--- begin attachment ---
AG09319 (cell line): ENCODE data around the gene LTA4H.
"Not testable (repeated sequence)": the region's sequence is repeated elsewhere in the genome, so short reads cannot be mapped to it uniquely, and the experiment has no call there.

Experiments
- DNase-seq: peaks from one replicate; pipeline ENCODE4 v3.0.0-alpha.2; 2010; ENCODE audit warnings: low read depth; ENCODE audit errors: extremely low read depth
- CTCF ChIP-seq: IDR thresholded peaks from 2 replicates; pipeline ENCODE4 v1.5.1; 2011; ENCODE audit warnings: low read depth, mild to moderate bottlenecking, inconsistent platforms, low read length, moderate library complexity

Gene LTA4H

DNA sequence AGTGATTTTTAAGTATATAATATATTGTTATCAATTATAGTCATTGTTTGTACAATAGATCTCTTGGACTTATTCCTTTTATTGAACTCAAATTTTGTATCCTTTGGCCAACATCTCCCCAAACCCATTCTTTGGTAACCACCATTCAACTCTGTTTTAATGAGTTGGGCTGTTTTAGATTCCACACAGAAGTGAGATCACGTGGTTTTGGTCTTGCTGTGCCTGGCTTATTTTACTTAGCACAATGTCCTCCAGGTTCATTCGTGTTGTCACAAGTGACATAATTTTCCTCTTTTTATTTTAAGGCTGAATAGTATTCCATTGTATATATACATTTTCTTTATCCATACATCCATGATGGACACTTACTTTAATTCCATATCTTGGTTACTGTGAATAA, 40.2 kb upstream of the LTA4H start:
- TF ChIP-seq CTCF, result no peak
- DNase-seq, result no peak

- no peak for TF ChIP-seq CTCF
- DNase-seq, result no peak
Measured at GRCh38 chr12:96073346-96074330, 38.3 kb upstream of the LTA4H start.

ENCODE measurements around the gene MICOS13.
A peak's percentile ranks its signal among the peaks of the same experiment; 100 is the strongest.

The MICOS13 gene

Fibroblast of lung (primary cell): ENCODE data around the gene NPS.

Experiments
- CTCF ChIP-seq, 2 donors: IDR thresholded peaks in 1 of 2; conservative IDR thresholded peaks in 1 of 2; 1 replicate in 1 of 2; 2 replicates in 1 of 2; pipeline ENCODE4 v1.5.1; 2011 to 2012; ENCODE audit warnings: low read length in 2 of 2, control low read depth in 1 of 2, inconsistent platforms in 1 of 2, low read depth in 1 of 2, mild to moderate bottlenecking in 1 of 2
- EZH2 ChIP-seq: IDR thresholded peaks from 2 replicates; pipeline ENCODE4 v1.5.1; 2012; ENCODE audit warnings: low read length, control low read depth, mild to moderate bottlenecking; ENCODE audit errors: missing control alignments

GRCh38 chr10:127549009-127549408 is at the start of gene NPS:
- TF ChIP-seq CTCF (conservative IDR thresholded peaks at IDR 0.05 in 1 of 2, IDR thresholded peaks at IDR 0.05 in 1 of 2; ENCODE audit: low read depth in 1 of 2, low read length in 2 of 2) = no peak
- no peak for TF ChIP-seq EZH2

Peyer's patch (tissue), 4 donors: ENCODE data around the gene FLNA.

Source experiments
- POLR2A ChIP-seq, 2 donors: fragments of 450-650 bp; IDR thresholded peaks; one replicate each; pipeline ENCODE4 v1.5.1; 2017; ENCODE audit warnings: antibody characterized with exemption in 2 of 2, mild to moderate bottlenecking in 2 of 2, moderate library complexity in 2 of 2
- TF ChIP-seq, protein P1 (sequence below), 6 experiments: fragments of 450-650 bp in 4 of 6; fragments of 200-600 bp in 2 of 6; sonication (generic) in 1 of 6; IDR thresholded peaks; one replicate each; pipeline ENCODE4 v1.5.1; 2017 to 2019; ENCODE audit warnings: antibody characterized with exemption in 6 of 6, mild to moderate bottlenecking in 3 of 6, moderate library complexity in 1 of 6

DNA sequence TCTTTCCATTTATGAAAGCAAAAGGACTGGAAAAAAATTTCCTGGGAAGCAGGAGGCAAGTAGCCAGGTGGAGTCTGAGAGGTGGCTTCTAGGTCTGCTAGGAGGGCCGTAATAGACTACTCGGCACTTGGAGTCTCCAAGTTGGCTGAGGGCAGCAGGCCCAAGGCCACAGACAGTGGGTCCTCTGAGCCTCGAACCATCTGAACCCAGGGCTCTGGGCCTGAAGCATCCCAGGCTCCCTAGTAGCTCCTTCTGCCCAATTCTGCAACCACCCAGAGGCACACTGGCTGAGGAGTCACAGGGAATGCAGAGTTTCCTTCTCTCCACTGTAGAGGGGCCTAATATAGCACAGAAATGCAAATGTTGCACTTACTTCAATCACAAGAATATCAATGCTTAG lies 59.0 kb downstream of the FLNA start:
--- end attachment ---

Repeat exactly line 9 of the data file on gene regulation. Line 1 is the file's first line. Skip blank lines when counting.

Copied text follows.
- DNase-seq, result no peak